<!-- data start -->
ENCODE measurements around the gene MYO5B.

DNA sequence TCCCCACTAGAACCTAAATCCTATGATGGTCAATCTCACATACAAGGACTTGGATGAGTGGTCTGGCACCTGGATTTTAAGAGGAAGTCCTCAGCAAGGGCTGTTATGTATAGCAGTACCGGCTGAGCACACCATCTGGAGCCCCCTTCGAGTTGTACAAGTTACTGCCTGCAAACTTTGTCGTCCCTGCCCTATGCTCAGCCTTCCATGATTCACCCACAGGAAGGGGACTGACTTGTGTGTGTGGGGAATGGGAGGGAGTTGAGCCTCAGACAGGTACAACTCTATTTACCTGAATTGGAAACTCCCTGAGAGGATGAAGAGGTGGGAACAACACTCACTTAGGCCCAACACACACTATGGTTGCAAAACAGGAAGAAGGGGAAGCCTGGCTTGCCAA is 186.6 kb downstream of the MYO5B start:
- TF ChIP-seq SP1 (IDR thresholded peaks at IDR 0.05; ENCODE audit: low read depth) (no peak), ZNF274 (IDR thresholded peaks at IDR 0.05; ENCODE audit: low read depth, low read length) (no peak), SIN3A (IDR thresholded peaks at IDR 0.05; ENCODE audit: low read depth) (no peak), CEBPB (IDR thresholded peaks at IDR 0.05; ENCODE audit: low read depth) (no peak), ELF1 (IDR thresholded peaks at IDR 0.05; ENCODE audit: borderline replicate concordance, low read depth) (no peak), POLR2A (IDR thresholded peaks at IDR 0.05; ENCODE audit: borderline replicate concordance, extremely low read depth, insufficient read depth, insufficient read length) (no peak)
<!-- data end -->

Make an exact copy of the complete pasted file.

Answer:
ENCODE measurements around the gene MYO5B.

DNA sequence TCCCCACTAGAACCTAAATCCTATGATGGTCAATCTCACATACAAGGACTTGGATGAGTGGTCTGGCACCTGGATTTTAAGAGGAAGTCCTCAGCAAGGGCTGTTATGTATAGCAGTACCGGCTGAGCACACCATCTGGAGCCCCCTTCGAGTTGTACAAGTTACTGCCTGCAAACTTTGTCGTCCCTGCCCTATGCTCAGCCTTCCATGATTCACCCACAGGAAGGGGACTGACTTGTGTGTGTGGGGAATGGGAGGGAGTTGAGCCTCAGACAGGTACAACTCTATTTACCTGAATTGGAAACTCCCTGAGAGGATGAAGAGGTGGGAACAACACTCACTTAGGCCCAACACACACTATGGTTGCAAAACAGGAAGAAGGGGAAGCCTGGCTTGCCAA is 186.6 kb downstream of the MYO5B start:
- TF ChIP-seq SP1 (IDR thresholded peaks at IDR 0.05; ENCODE audit: low read depth) (no peak), ZNF274 (IDR thresholded peaks at IDR 0.05; ENCODE audit: low read depth, low read length) (no peak), SIN3A (IDR thresholded peaks at IDR 0.05; ENCODE audit: low read depth) (no peak), CEBPB (IDR thresholded peaks at IDR 0.05; ENCODE audit: low read depth) (no peak), ELF1 (IDR thresholded peaks at IDR 0.05; ENCODE audit: borderline replicate concordance, low read depth) (no peak), POLR2A (IDR thresholded peaks at IDR 0.05; ENCODE audit: borderline replicate concordance, extremely low read depth, insufficient read depth, insufficient read length) (no peak)